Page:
Thursday, May 26, 2016

The Only Thing Worse Than Me Is You ~ Lily Anderson (earc) review [@ms_lilyanderson @StMartinsPress]

The Only Thing Worse Than Me Is You
St Martin's Griffin
May 17, 2016
352 pages
add to Goodreads/buy from Book Depository/or Amazon

Trixie Watson has two very important goals for senior year: to finally save enough to buy the set of Doctor Who figurines at the local comic books store, and to place third in her class and knock Ben West--and his horrendous new mustache that he spent all summer growing--down to number four.

Trixie will do anything to get her name ranked over Ben's, including give up sleep and comic books--well, maybe not comic books--but definitely sleep. After all, the war of Watson v. West is as vicious as the Doctor v. Daleks and Browncoats v. Alliance combined, and it goes all the way back to the infamous monkey bars incident in the first grade. Over a decade later, it's time to declare a champion once and for all.

The war is Trixie's for the winning, until her best friend starts dating Ben's best friend and the two are unceremoniously dumped together and told to play nice. Finding common ground is odious and tooth-pullingly-painful, but Trixie and Ben's cautious truce slowly transforms into a fandom-based tentative friendship. [Hiding the last sentence because it's spoilery]
The Only Thing Worse Than Me Is You seemed to provide good evidence that wanting to read a book because Doctor Who and Whedon are mentioned in the description, the cover's awesome is more than good enough.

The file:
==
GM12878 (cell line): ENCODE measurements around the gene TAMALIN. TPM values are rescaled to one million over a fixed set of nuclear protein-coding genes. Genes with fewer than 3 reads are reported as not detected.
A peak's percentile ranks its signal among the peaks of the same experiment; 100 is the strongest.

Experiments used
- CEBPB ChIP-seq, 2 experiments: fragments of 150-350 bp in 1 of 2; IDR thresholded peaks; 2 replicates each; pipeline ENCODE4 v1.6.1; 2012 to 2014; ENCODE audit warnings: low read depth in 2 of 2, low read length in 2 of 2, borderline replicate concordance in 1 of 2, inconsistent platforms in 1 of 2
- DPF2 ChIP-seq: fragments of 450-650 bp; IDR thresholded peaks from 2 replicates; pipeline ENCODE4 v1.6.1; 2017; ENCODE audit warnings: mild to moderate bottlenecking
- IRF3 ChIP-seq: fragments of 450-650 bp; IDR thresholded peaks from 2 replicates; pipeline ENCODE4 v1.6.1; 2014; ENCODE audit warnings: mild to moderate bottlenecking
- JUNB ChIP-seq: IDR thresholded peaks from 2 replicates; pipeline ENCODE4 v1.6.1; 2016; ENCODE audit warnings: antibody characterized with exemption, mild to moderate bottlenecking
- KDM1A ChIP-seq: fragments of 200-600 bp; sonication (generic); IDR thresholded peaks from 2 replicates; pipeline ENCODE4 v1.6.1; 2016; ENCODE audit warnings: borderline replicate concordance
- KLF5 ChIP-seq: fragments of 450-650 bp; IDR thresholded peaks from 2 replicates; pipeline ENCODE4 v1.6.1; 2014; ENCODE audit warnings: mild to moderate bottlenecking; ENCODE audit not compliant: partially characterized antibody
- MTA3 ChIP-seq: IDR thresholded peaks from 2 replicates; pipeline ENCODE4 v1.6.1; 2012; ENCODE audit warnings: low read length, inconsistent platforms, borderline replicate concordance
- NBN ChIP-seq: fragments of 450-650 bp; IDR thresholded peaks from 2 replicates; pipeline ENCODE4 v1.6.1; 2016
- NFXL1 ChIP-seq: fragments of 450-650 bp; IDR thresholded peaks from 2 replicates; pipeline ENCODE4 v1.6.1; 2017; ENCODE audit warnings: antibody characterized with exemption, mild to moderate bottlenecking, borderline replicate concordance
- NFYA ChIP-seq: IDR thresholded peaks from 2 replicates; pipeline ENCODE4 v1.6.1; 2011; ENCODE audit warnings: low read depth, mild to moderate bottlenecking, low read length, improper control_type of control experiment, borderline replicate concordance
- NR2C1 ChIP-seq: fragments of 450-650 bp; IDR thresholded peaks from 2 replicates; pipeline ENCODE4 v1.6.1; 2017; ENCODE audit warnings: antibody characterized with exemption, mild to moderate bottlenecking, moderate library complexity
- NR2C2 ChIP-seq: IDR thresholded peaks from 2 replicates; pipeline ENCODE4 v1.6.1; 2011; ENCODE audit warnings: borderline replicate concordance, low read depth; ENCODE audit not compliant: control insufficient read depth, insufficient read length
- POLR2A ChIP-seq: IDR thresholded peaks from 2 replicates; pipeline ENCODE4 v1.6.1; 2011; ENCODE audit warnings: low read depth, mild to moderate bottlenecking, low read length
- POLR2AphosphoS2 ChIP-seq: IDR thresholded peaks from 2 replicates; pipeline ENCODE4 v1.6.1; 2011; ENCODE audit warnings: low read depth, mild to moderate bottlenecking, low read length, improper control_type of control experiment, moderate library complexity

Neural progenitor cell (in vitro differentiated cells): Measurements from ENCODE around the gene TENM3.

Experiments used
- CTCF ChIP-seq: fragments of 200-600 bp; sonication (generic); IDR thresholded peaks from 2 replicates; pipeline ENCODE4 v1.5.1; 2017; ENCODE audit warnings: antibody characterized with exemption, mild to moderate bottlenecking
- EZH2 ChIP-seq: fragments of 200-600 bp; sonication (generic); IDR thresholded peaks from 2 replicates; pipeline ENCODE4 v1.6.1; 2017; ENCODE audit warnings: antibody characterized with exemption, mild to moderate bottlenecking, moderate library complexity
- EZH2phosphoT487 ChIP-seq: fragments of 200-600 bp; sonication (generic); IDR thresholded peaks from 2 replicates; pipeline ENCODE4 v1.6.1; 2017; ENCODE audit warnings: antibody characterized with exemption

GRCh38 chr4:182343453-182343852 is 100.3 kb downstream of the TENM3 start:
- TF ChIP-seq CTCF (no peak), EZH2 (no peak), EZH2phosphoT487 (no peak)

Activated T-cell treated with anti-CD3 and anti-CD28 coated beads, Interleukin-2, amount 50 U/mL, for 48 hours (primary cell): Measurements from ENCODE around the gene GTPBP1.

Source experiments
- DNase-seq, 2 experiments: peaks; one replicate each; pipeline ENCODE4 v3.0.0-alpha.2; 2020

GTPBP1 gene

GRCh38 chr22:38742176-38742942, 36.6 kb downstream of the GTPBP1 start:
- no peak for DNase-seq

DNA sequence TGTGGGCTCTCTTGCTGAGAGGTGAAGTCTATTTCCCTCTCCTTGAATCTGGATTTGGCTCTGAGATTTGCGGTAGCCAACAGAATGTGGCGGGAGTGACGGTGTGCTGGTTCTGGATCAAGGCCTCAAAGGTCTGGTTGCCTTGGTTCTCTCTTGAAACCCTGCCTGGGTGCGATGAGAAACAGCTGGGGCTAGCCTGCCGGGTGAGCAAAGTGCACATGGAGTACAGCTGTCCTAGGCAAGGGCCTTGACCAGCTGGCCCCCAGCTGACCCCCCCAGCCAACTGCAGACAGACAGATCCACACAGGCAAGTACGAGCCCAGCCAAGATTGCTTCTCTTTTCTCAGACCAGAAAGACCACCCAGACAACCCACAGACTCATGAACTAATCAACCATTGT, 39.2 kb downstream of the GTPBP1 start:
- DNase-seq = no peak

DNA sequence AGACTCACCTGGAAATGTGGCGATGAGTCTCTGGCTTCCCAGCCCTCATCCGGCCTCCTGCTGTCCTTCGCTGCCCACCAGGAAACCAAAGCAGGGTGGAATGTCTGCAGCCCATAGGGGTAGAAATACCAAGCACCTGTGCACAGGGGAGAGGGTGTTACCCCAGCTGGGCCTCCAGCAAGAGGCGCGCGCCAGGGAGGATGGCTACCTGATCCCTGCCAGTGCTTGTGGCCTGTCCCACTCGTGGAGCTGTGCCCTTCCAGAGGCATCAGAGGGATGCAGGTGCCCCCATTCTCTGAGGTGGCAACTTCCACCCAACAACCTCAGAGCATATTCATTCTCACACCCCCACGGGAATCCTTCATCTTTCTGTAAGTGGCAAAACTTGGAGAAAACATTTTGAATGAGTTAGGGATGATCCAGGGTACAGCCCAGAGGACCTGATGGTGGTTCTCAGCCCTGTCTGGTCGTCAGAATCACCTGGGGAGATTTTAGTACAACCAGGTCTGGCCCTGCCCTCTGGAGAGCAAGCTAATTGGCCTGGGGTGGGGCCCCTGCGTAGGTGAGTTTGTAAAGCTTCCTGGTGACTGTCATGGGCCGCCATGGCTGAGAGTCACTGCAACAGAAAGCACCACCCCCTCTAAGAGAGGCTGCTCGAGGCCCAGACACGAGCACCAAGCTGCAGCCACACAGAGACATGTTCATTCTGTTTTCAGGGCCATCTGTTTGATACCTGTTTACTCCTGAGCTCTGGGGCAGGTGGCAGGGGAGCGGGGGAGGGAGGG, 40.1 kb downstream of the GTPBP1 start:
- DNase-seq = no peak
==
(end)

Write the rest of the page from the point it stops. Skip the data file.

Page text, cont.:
While it is true that you don't have to like Doctor Who or Buffy or Veronica Mars or Marvel (or DC) or Battlestar Galactica or any of the fandoms mentioned /referenced, you are definitely going to enjoy it if you do. (There's a character who doesn't get the other characters' references, so you won't be alone. You should watch, read them, though because they're good!)

and I really hope it's this kind of hair
Aside from being a book that can give us David Tennant's Doctor-y hair, Buffy references, Veronica Mars love (and remind me I wanted to read Saga), is an superb story. I didn't realize until after I'd finished it just how much I appreciated how the story unfolded and how true to the main character, Trixie, it was.

When her two best friends decide they want to have boyfriends, it's not something Trixie is ready to go along with. Not only does she not think that her love of comic books and sci-fi makes her, "like a twelve-year-old boy," (pg 18) no one would want to date, she wants to focus on her grades, graduating and going to college.

That's why I loved that, though there is a romantic storyline and it is a focal point, it's not absolutely front and center. There is still the friendship between Trixie, Meg and Harper; there's everyone's stress over grades and rank; an academic scandal and how it impacts everyone; and her friends possible romances.

Something romantic doesn't become all of Trixie's life and focus so I loved how that was reflected in the book.

The other, major thing I loved was how things changed between Ben and Trixie. You knew from the beginning - even without the book description - that something would happen between them. Their arguing and sniping, however, is not faux-dislike-that's-actually-flirting. There were a few instances where they seemed genuinely mean to each other and I worried how it would transform into something more amiable without seeming fake. That how was great and really fit the characters while letting readers be okay with the change, too.

(The school for geniuses aspect and all it entailed was a lot of fun, as well.)

Because how can I not?





received for review form publisher, via NetGalley

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